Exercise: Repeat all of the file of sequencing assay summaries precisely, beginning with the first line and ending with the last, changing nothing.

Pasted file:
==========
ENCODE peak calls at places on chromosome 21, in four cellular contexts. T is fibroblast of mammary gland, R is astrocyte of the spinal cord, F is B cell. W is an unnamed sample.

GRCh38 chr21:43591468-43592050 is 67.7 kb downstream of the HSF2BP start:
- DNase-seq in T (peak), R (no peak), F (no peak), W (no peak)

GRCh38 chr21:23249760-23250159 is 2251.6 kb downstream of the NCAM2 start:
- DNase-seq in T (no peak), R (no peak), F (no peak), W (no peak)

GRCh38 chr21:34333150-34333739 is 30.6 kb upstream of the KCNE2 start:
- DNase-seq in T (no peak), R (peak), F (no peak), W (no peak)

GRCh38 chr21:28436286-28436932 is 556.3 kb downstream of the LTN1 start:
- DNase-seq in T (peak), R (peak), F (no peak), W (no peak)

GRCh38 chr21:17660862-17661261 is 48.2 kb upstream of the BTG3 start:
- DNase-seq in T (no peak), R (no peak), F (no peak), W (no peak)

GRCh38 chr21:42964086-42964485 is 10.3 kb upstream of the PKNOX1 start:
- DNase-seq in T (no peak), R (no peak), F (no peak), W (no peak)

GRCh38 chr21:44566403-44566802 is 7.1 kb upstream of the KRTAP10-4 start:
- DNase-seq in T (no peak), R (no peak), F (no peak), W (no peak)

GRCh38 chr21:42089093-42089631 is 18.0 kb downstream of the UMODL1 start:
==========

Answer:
ENCODE peak calls at places on chromosome 21, in four cellular contexts. T is fibroblast of mammary gland, R is astrocyte of the spinal cord, F is B cell. W is an unnamed sample.

GRCh38 chr21:43591468-43592050 is 67.7 kb downstream of the HSF2BP start:
- DNase-seq in T (peak), R (no peak), F (no peak), W (no peak)

GRCh38 chr21:23249760-23250159 is 2251.6 kb downstream of the NCAM2 start:
- DNase-seq in T (no peak), R (no peak), F (no peak), W (no peak)

GRCh38 chr21:34333150-34333739 is 30.6 kb upstream of the KCNE2 start:
- DNase-seq in T (no peak), R (peak), F (no peak), W (no peak)

GRCh38 chr21:28436286-28436932 is 556.3 kb downstream of the LTN1 start:
- DNase-seq in T (peak), R (peak), F (no peak), W (no peak)

GRCh38 chr21:17660862-17661261 is 48.2 kb upstream of the BTG3 start:
- DNase-seq in T (no peak), R (no peak), F (no peak), W (no peak)

GRCh38 chr21:42964086-42964485 is 10.3 kb upstream of the PKNOX1 start:
- DNase-seq in T (no peak), R (no peak), F (no peak), W (no peak)

GRCh38 chr21:44566403-44566802 is 7.1 kb upstream of the KRTAP10-4 start:
- DNase-seq in T (no peak), R (no peak), F (no peak), W (no peak)

GRCh38 chr21:42089093-42089631 is 18.0 kb downstream of the UMODL1 start: